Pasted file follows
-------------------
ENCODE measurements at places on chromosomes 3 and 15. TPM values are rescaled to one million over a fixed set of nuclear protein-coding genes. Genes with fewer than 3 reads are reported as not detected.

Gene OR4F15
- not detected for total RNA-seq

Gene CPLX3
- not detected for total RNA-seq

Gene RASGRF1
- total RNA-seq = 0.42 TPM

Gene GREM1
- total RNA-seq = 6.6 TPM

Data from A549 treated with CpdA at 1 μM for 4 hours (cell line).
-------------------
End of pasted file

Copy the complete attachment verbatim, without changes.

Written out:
ENCODE measurements at places on chromosomes 3 and 15. TPM values are rescaled to one million over a fixed set of nuclear protein-coding genes. Genes with fewer than 3 reads are reported as not detected.

Gene OR4F15
- not detected for total RNA-seq

Gene CPLX3
- not detected for total RNA-seq

Gene RASGRF1
- total RNA-seq = 0.42 TPM

Gene GREM1
- total RNA-seq = 6.6 TPM

Data from A549 treated with CpdA at 1 μM for 4 hours (cell line).